Why are so many trusts in trouble? When people are advised to structure their assets in a trust, they are often not informed about the uniqueness of a trust as an estate-planning vehicle. This ignorance may result in trusts being exposed at some stage, such as when they are attacked by creditors – including the South African Revenue Service (Sars) – when married couples divorce, when an estate is wound up and when beneficiaries are dissatisfied.
As many court cases have proved, the fact that you have set up a trust does not mean that the assets you transferred into it are protected. It is important to actively administer a trust, knowing exactly how legislation affects trusts, because administration that does not meet the requirements may cause your trust to be disregarded if someone attacks it.
The courts acknowledged for the first time in Braun v Blann & Botha (1984) that a trust is “unique”. It is therefore critical to understand the nature of a trust, to ensure that the benefits unique to a trust are not lost.
Transfer of assets
The key element of a trust arrangement is the transfer of ownership and control of the trust’s assets from the founder to one or more trustees, who hold the trust’s assets for the benefit of the trust’s beneficiaries, not in their personal capacities.
A trust, generally speaking, is therefore an arrangement that allows someone to hold assets (without owning them) for the benefit of the trust’s beneficiaries. This requires a clear separation between the control and the enjoyment of the assets held in trust.
In the context of estate planning, a trust can be described as a legal relationship that has been created by a person (known as the founder, donor or settlor) through placing assets under the control of another person (known as the trustee) during the founder’s lifetime (an inter-vivos trust) or on the founder’s death (will trust, testamentary trust or trust mortis causa) for the benefit of third persons (the beneficiaries). The selection and involvement of these parties should be carefully considered when you set up a trust, to avoid serious repercussions down the line, in terms of taxation and exposing assets to unintended parties.
The Trust Property Control Act contains a cumbersome definition of a trust, but the short version is that a trust is a structure into which property is transferred, which is administered by trustees on behalf of one or more beneficiaries in accordance with the trust instrument, which could be a trust deed or a will.
The Act defines a trust as “an arrangement through which the ownership in property of one person is, by virtue of a trust instrument, made over or bequeathed”. The Trust Property Control Act does not, however, define what is meant by “arrangement”. A general definition of “arrange” is to plan for how something will happen.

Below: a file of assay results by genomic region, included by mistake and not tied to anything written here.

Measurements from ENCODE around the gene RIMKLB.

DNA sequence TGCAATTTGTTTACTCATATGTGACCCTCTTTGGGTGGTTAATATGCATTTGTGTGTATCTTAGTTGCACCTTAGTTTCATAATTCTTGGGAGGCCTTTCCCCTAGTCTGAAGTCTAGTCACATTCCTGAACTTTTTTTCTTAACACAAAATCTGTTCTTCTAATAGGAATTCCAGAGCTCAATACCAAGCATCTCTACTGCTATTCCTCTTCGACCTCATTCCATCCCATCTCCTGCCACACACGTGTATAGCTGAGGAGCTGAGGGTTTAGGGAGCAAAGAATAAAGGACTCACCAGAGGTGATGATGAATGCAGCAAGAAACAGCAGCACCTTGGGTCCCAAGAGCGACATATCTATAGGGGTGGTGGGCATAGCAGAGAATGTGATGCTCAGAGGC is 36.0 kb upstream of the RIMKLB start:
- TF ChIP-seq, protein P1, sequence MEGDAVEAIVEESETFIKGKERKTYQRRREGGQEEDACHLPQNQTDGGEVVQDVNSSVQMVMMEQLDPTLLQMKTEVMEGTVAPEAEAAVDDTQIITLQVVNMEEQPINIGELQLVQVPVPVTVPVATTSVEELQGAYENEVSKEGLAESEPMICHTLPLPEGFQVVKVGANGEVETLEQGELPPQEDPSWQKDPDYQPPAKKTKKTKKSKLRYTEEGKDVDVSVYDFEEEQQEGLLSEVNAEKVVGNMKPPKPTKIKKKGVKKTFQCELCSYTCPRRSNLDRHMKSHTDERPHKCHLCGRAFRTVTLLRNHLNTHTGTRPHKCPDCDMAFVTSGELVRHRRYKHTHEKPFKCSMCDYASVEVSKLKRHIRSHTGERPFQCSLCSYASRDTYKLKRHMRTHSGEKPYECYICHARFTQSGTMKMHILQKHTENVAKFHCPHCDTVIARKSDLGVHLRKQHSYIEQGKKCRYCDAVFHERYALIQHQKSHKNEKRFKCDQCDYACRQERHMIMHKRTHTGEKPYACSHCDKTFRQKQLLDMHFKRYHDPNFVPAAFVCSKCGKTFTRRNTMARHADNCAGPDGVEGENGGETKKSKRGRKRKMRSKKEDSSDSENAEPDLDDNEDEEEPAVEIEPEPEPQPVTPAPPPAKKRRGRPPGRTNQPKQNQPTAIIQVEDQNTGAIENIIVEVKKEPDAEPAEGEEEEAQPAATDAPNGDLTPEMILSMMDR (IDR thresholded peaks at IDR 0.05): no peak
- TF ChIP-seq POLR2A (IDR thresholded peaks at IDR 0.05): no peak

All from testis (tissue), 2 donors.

The Income Tax Act defines a trust as “any trust fund consisting of cash or other assets which are administered and controlled by a person acting in a fiduciary capacity, where such person is appointed under a deed of trust or by agreement or under the will of a deceased person”. Here, the concept of a trust is defined in relation to the trustees (taking care of someone else’s money or assets in a suitable way) and the trust’s assets.
The Income Tax Act also sees a trust as a “person” for tax purposes and must therefore be registered with Sars.
The Deeds Registry Act, Transfer Duty Act, Value Added Tax Act and the Insolvency Act afford a trust legal personality, similar to a company or close corporation.
More than a contract
The courts, on the other hand, hold that a trust is in essence a contract. The fact that a trust is considered a contract enables the amendment thereof by the parties to the trust, similar to any other contract.
However, it is clear that a trust is much more than a contract. A trust, through its trustees, may enter into a contract, whereas a contract cannot enter into a contract with others. A trust acts through its trustees, while contracts are merely enforced and adhered to by parties thereto and do not have the capacity to act themselves. Trusts may, through its trustees, enter into litigation, while contracts will, at most, provide the basis for litigation. The fact that trusts are afforded juristic personality by certain legislation, as explained above, certainly set them apart from ordinary contracts, as we know them.
All roleplayers in a trust should understand how trusts are viewed in South Africa in terms of legislation and the courts. A lack of knowledge and understanding may compromise the effective execution of the founder’s objective, as set out in the trust deed, the constitution document of the trust. This may, in turn, cost the founder dearly.
Phia van der Spuy is a registered Fiduciary Practitioner of South Africa and the founder of Trusteeze, which specialises in trust administration.